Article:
This application is a continuation, of application Ser. No. 487,764 filed Apr. 22, 1983, now abandoned.
The present invention relates generally to enteral alimentation or intestinal feeding of a patient and more particularly to a nasogastric feeding tube used for enteral alimentation of a patient.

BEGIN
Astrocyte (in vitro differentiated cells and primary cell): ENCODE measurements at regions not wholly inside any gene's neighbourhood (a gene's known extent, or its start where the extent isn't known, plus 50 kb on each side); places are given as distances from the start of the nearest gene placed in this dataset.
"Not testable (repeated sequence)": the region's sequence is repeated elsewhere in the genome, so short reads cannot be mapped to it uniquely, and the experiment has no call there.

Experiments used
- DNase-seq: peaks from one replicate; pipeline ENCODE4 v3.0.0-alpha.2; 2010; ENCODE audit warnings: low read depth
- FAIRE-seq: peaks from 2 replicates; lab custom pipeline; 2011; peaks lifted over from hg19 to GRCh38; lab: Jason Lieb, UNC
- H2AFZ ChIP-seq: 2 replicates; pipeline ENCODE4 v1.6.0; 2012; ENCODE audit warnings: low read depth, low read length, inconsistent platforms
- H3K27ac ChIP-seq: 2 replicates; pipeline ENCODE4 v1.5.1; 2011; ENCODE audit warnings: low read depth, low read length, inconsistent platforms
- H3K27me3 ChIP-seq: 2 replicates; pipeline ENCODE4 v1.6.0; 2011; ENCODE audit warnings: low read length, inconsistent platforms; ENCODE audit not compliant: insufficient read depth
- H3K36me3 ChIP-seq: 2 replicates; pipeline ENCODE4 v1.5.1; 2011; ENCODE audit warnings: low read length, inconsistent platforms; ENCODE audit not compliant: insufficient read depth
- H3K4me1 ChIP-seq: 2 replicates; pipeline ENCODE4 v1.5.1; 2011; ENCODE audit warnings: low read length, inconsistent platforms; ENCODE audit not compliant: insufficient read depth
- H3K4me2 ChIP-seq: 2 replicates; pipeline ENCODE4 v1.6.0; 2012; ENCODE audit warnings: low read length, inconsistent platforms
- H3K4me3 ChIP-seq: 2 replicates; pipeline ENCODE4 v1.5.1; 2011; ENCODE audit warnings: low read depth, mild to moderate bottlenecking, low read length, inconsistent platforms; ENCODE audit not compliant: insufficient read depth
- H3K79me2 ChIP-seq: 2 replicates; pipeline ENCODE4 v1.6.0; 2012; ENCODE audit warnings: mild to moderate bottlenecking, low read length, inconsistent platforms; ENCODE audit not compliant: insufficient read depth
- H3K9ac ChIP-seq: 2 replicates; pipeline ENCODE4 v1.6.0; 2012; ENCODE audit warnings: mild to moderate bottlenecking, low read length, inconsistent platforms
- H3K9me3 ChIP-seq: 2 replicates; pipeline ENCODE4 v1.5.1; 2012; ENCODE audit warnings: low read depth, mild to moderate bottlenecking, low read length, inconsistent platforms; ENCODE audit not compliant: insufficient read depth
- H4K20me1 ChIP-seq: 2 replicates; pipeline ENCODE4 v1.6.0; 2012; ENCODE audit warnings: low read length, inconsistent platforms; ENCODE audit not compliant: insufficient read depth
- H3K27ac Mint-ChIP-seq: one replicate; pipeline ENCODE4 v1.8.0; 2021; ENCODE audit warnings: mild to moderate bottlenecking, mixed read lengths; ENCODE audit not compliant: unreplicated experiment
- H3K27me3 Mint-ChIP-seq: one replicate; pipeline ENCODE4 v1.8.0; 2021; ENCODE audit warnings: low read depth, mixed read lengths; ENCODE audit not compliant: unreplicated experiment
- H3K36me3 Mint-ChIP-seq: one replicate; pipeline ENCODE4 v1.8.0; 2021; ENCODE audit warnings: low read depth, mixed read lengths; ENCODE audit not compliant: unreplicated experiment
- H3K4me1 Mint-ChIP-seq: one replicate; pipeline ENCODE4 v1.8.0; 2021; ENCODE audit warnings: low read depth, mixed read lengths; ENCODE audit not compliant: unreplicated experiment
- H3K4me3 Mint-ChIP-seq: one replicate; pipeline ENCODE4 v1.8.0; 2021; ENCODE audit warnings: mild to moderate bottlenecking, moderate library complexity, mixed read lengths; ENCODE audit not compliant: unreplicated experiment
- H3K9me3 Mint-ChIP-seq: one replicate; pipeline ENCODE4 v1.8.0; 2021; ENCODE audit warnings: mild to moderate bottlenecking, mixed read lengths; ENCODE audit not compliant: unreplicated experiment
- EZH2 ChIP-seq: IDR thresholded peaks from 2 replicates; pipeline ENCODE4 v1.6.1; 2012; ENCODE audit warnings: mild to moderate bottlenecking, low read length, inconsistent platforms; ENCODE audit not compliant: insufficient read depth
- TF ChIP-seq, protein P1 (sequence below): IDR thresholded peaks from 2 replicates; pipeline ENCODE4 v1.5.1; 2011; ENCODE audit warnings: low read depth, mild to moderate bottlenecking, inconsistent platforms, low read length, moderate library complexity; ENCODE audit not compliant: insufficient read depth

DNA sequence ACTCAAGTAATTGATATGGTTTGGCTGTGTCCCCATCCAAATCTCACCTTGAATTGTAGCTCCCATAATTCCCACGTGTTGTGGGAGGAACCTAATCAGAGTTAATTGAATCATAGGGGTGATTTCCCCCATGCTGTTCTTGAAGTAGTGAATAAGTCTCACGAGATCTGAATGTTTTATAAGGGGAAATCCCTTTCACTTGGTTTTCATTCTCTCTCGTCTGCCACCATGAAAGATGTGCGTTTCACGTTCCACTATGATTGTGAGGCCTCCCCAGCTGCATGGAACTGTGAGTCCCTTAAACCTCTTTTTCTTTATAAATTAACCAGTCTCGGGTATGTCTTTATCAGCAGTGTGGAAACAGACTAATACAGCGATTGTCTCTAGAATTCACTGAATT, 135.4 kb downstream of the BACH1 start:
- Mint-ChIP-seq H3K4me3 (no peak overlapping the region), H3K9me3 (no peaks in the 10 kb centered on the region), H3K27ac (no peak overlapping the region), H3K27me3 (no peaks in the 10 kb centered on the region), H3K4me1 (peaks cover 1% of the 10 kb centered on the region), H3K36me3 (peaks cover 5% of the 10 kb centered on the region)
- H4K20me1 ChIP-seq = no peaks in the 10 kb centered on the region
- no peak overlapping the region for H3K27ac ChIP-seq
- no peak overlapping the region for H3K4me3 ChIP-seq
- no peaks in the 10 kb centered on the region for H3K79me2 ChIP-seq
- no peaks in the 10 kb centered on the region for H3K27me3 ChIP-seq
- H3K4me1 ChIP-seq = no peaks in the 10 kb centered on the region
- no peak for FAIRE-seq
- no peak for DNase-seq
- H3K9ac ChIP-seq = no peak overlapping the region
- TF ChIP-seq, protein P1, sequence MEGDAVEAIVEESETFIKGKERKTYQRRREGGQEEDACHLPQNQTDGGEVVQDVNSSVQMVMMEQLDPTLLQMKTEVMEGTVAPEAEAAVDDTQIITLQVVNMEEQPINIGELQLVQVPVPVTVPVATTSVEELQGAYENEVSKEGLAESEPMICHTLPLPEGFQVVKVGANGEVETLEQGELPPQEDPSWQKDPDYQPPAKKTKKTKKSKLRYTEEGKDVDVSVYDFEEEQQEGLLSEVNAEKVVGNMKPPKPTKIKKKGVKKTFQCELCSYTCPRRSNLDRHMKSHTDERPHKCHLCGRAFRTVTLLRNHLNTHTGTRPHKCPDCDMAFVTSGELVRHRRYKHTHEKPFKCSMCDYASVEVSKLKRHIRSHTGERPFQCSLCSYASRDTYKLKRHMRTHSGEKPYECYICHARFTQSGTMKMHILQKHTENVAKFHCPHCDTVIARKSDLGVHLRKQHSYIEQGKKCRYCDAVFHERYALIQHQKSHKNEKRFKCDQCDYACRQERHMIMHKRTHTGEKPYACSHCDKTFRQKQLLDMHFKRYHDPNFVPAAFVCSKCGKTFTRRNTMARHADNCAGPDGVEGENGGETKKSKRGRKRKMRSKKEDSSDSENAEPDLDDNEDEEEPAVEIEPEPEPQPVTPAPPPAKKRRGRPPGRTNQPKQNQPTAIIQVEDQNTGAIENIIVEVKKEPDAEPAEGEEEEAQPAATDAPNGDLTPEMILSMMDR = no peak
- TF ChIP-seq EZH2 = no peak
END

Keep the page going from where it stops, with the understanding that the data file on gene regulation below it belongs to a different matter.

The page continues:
The nutrition of medical and surgical patients has become a matter of clinical importance within the last decade. Since initial reports of parenteral nutrition of an infant in the mid-1960's nutritional support has been of inestimable value in reducing the mortality of serious diseases and the morbidity related to certain types of operations. Following the development of techniques for parenteral alimentation, especially intravenous feeding, interest has increased in enteral alimentation using the gastrointestinal tract. The use of specially defined chemical or elemental diets containing a known quantity of protein, amino acids, carbohydrates, and fat with low osmolality is as effective as intravenous nutritional support when the patient's gastrointestinal tract is intact and functioning. Although not suitable for all patients, enteral alimentation is safer, easier, and better accepted by the patient. In addition, enteral alimentation is more economical than parenteral alimentation. For example, the cost to administer 3,000 calories intravenously is over 10 times greater than the cost of supplying the same caloric support through enteral alimentation. Further, by using an intact gastrointestinal tract for alimentation, the major problems of sepsis and metabolic derangement which relate to intravenous alimentation are largely obviated. Another major advantage is that adequate nutritional support is greatly simplified.